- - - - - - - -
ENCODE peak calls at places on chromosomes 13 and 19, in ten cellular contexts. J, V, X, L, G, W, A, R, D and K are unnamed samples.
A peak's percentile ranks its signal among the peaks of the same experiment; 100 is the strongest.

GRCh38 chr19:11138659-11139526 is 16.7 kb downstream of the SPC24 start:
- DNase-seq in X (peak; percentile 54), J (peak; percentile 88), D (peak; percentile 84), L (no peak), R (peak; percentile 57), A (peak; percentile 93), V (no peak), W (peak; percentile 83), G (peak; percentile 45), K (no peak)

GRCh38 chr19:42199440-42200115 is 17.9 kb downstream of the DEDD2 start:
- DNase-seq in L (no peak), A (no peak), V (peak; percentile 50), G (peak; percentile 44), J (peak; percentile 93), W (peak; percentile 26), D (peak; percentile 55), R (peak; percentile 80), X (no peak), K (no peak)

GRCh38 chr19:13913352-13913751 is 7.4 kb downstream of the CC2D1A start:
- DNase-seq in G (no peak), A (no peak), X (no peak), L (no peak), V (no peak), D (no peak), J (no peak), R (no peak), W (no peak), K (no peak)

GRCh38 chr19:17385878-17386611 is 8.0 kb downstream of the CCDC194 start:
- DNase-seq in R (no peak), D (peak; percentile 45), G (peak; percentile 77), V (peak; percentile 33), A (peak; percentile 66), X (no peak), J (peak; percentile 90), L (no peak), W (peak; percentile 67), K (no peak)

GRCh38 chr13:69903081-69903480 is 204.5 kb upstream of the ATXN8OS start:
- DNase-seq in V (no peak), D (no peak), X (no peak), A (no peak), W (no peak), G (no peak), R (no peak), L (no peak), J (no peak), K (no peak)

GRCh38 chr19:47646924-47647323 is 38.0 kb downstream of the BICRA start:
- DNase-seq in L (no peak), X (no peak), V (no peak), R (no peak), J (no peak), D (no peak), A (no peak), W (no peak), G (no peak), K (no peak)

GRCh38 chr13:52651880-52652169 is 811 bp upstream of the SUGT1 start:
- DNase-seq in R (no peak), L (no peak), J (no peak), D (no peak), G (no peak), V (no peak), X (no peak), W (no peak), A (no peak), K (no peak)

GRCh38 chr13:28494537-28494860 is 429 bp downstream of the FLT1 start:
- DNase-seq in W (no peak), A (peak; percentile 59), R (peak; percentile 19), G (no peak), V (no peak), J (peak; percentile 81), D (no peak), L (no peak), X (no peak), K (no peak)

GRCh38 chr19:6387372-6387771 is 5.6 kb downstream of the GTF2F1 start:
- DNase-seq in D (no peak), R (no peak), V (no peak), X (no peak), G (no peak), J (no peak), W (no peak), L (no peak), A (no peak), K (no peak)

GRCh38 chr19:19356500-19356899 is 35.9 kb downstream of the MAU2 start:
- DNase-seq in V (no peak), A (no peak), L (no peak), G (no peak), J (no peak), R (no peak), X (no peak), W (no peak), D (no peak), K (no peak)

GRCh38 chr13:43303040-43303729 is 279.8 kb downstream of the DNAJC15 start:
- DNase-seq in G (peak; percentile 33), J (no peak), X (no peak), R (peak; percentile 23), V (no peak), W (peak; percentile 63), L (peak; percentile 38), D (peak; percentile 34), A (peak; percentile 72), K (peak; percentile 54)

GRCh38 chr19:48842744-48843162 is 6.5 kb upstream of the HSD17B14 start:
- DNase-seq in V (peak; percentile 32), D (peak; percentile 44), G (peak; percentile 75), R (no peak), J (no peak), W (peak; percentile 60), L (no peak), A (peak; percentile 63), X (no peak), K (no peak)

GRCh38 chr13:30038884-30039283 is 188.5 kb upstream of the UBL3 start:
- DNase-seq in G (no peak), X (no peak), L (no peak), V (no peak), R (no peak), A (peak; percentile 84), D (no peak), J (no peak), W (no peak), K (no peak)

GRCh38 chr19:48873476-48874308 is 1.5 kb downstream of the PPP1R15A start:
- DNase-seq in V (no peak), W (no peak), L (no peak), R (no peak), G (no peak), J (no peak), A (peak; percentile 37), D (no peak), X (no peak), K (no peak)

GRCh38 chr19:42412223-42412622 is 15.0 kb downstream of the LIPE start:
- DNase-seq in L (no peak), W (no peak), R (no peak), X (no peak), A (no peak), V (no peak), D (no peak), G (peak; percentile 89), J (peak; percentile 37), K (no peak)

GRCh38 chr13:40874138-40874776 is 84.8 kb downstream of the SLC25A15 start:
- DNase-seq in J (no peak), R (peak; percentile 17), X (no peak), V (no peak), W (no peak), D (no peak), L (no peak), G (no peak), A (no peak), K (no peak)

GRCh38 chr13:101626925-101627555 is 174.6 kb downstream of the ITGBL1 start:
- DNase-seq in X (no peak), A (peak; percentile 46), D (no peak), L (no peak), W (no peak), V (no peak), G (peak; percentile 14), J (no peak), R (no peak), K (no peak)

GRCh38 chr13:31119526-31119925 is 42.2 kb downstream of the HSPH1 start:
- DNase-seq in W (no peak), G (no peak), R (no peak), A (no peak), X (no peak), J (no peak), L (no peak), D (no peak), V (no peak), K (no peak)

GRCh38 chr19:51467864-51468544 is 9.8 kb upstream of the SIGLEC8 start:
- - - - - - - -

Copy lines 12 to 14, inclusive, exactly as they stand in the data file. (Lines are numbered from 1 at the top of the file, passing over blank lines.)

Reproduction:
- DNase-seq in V (no peak), D (no peak), X (no peak), A (no peak), W (no peak), G (no peak), R (no peak), L (no peak), J (no peak), K (no peak)

GRCh38 chr19:47646924-47647323 is 38.0 kb downstream of the BICRA start:
- DNase-seq in L (no peak), X (no peak), V (no peak), R (no peak), J (no peak), D (no peak), A (no peak), W (no peak), G (no peak), K (no peak)